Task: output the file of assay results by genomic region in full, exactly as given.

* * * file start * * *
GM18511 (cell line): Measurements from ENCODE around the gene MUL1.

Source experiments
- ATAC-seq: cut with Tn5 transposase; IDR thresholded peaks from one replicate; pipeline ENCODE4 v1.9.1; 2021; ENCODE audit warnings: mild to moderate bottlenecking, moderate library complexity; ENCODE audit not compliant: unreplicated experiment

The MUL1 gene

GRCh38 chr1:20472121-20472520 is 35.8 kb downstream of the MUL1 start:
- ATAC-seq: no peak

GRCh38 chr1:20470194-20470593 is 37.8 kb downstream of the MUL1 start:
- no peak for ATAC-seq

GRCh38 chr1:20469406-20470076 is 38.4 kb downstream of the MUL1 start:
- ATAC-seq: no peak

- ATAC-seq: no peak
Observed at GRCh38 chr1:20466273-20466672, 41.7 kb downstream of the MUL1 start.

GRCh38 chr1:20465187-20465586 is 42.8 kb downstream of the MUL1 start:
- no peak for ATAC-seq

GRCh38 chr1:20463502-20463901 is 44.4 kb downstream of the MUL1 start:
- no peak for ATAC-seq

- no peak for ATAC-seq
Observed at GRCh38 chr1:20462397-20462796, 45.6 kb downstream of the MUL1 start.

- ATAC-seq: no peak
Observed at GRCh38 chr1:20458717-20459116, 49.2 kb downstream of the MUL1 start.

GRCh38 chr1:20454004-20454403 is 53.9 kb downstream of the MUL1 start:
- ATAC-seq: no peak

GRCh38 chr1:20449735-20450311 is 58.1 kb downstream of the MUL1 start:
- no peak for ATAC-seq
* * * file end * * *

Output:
GM18511 (cell line): Measurements from ENCODE around the gene MUL1.

Source experiments
- ATAC-seq: cut with Tn5 transposase; IDR thresholded peaks from one replicate; pipeline ENCODE4 v1.9.1; 2021; ENCODE audit warnings: mild to moderate bottlenecking, moderate library complexity; ENCODE audit not compliant: unreplicated experiment

The MUL1 gene

GRCh38 chr1:20472121-20472520 is 35.8 kb downstream of the MUL1 start:
- ATAC-seq: no peak

GRCh38 chr1:20470194-20470593 is 37.8 kb downstream of the MUL1 start:
- no peak for ATAC-seq

GRCh38 chr1:20469406-20470076 is 38.4 kb downstream of the MUL1 start:
- ATAC-seq: no peak

- ATAC-seq: no peak
Observed at GRCh38 chr1:20466273-20466672, 41.7 kb downstream of the MUL1 start.

GRCh38 chr1:20465187-20465586 is 42.8 kb downstream of the MUL1 start:
- no peak for ATAC-seq

GRCh38 chr1:20463502-20463901 is 44.4 kb downstream of the MUL1 start:
- no peak for ATAC-seq

- no peak for ATAC-seq
Observed at GRCh38 chr1:20462397-20462796, 45.6 kb downstream of the MUL1 start.

- ATAC-seq: no peak
Observed at GRCh38 chr1:20458717-20459116, 49.2 kb downstream of the MUL1 start.

GRCh38 chr1:20454004-20454403 is 53.9 kb downstream of the MUL1 start:
- ATAC-seq: no peak

GRCh38 chr1:20449735-20450311 is 58.1 kb downstream of the MUL1 start:
- no peak for ATAC-seq